The result of this has of course been that Windows OEMs are getting twitchy. Acer has been seeing dropping profits recently, their Windows 8 tablets and computers really not doing well at all. So how can OEMs like Acer recover their loses?

Well, if Google has anything to say about it, it’ll be through Chromebook and Android.

Already Acer make the C7 Chromebook that sells for $199, riding on the back of the netbooks of old. Running Chrome OS, these Chromebooks aren’t the biggest players in the PC market by far, but they’re a strong indication of where things are headed. Acer are predicted to have some 12% of their revenue come from either Android or Chrome based devices by the end of the year, and Chromebooks alone are looking to be 3% of their sales. A small number perhaps, but when you take into account that these Chromebooks are essentially running experimental software and are largely cloud based in their storage, it’s quite an impressive number in such an entrenched market.

Windows 8 and especially Windows RT seem to be increasing the rate of the market move away from PC. ASUS have come right out and said that RT is killing their windows tablet sales, whereas the Nexus 7 is doing rather well for itself in comparison. If this becomes a trend, where Windows won’t sell but Android and Chrome will, Microsoft will be likely to see Mountain View take more and more of their customers.

Google have been very savvy in how they are managing their move into the PC market; by using OS that can all talk to each other across multiple different devices, we could easily see the day where your phone, tablet and laptop all sport the same OS and even the same homescreens as Google creates the “One account to rule them all” style mindset.

2013 has so far been the year of Android and Google, and as we approach fall, we can only wait and see if Apple can bring the magic and capture us all back from the little green robot.

 

Android’s market share only keeps growing, now close to 80%

android-phone

Android’s market share is now becoming a story that we’ve all heard before, the reports of its dominance in terms of pure handset numbers have been coming out for the last couple of years. We all know that Android can move handsets; but this new data from IDC is showing that Android is starting to really forge a proper lead that could result in some interesting changes coming to the smartphone market in the next couple of years.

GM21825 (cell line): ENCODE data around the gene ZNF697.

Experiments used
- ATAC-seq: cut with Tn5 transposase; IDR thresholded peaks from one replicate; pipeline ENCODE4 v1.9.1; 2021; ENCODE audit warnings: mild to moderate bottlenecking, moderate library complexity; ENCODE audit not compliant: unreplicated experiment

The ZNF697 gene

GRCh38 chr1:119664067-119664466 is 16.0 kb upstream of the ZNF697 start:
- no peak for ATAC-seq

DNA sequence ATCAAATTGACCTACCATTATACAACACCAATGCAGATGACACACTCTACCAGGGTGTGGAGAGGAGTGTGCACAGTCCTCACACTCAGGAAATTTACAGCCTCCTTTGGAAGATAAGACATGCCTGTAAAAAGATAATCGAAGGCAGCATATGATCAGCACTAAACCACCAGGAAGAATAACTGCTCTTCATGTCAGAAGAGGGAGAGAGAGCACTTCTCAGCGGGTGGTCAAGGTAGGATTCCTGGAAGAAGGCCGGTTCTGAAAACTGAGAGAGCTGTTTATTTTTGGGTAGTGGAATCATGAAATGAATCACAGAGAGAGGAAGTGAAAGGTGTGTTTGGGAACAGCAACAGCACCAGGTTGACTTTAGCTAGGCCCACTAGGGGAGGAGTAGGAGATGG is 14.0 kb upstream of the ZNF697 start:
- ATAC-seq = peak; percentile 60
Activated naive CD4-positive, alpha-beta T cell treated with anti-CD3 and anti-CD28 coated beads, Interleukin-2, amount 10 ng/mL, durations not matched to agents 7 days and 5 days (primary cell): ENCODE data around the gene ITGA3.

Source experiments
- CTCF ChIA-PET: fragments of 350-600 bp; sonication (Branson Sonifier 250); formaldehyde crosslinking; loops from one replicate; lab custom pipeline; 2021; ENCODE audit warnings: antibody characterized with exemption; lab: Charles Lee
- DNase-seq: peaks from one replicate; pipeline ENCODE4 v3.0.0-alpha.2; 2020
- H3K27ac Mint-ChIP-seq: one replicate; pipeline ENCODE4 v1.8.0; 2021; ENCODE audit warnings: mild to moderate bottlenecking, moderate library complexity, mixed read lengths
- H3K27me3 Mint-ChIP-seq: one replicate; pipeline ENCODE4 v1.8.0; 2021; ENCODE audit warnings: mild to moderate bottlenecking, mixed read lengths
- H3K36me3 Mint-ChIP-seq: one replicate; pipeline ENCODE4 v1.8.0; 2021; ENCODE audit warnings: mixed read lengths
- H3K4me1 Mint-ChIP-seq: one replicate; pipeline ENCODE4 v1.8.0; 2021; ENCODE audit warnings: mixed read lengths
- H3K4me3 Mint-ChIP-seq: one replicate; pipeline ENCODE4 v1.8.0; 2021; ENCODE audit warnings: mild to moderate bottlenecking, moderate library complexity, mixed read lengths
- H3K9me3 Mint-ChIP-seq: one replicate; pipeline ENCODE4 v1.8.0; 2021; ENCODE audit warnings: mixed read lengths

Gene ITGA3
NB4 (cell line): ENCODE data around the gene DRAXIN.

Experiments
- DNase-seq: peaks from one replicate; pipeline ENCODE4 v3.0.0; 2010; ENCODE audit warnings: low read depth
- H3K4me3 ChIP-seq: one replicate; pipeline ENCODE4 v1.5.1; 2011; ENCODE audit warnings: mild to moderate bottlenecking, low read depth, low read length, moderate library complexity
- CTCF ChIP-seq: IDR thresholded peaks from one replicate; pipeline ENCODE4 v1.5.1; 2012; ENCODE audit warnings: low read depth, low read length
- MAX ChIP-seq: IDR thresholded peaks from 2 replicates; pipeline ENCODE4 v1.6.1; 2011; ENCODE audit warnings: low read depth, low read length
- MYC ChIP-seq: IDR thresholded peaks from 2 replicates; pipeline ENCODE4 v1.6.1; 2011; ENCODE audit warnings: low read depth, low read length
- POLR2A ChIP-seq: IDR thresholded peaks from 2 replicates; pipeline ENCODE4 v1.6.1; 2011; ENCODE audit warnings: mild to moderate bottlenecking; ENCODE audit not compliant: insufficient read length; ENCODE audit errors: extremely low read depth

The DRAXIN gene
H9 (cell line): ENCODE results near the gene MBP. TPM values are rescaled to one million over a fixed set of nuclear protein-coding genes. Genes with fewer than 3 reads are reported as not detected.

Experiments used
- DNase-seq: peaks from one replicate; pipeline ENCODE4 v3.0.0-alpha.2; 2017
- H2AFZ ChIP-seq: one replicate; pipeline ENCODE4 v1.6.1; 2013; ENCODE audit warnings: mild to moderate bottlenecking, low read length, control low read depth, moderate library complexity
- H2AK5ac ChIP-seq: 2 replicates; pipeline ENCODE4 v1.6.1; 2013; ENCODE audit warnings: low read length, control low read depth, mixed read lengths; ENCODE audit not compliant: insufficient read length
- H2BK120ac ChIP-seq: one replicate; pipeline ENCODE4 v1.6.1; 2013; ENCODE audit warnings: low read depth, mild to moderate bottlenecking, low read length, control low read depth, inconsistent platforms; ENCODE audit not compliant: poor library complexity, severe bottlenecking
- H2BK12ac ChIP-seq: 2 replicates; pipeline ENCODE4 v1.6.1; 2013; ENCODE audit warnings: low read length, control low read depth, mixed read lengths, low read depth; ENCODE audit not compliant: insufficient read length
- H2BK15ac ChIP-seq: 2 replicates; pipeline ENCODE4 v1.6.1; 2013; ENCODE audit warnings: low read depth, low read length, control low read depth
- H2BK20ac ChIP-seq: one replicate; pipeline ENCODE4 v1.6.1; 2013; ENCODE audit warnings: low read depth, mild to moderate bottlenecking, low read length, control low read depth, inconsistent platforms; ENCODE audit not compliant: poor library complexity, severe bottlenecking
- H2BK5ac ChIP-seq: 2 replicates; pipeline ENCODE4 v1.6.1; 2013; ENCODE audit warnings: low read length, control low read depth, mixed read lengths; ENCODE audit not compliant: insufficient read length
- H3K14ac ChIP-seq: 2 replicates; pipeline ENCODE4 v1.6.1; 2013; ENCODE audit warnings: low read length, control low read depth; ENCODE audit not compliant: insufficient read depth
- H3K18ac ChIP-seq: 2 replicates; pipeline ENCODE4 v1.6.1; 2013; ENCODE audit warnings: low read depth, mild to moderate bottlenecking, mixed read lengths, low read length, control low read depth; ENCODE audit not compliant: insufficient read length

According to IDC, 187.4 million Android smartphones were shipped in the last quarter, that number being equal to 79.3% of all smartphones shipped during that time. iOS is still easily the next in line with 31.2 million units, coming to somewhere around the 13% mark of full market share. Android has seen very strong growth in the last quarter as well, with all of the major OEMs seeing sales in the double millions of digits.

The other stand out here is Windows Phone, which has grown some 77.6% year over year, with its market share sitting somewhere around 3.7%, making it certainly the strongest 3rd place OS. There was only more bad news for Blackberry however as they managed to drop a full 2% of their already small market share, leaving them at 2.9%.

As the table shows, only Android, iOS and WinPhone had any growth at all recently, with every other competitor starting to fall away. IDC attribute Android’s continuing growth with two main factors: The release of high quality, premium handsets like the S4 and HTC One and the continuing movement of emerging markets from feature phones to budget smartphones, where Android is currently king. The big event to watch at the end of this year will be Apple’s supposed, and now heavily leaked, budget iPhone, and what that does to the market tables.